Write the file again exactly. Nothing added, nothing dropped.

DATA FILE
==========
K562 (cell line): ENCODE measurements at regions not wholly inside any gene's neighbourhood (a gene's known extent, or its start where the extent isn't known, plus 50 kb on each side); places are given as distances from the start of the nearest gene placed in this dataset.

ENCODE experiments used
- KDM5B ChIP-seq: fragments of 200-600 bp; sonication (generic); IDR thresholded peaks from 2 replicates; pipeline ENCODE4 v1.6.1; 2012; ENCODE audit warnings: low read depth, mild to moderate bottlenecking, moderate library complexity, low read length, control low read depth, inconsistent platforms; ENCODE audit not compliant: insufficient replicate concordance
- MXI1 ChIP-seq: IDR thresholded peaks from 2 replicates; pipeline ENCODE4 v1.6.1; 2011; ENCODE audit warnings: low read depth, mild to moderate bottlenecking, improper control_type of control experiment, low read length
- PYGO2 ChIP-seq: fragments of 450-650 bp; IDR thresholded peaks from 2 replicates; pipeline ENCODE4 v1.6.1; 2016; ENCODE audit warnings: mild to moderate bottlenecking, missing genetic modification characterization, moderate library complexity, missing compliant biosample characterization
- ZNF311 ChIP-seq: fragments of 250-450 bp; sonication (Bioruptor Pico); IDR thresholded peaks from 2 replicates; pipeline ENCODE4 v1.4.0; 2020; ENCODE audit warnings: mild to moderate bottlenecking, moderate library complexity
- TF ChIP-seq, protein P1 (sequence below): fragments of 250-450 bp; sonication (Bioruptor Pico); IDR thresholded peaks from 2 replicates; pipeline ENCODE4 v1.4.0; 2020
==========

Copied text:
K562 (cell line): ENCODE measurements at regions not wholly inside any gene's neighbourhood (a gene's known extent, or its start where the extent isn't known, plus 50 kb on each side); places are given as distances from the start of the nearest gene placed in this dataset.

ENCODE experiments used
- KDM5B ChIP-seq: fragments of 200-600 bp; sonication (generic); IDR thresholded peaks from 2 replicates; pipeline ENCODE4 v1.6.1; 2012; ENCODE audit warnings: low read depth, mild to moderate bottlenecking, moderate library complexity, low read length, control low read depth, inconsistent platforms; ENCODE audit not compliant: insufficient replicate concordance
- MXI1 ChIP-seq: IDR thresholded peaks from 2 replicates; pipeline ENCODE4 v1.6.1; 2011; ENCODE audit warnings: low read depth, mild to moderate bottlenecking, improper control_type of control experiment, low read length
- PYGO2 ChIP-seq: fragments of 450-650 bp; IDR thresholded peaks from 2 replicates; pipeline ENCODE4 v1.6.1; 2016; ENCODE audit warnings: mild to moderate bottlenecking, missing genetic modification characterization, moderate library complexity, missing compliant biosample characterization
- ZNF311 ChIP-seq: fragments of 250-450 bp; sonication (Bioruptor Pico); IDR thresholded peaks from 2 replicates; pipeline ENCODE4 v1.4.0; 2020; ENCODE audit warnings: mild to moderate bottlenecking, moderate library complexity
- TF ChIP-seq, protein P1 (sequence below): fragments of 250-450 bp; sonication (Bioruptor Pico); IDR thresholded peaks from 2 replicates; pipeline ENCODE4 v1.4.0; 2020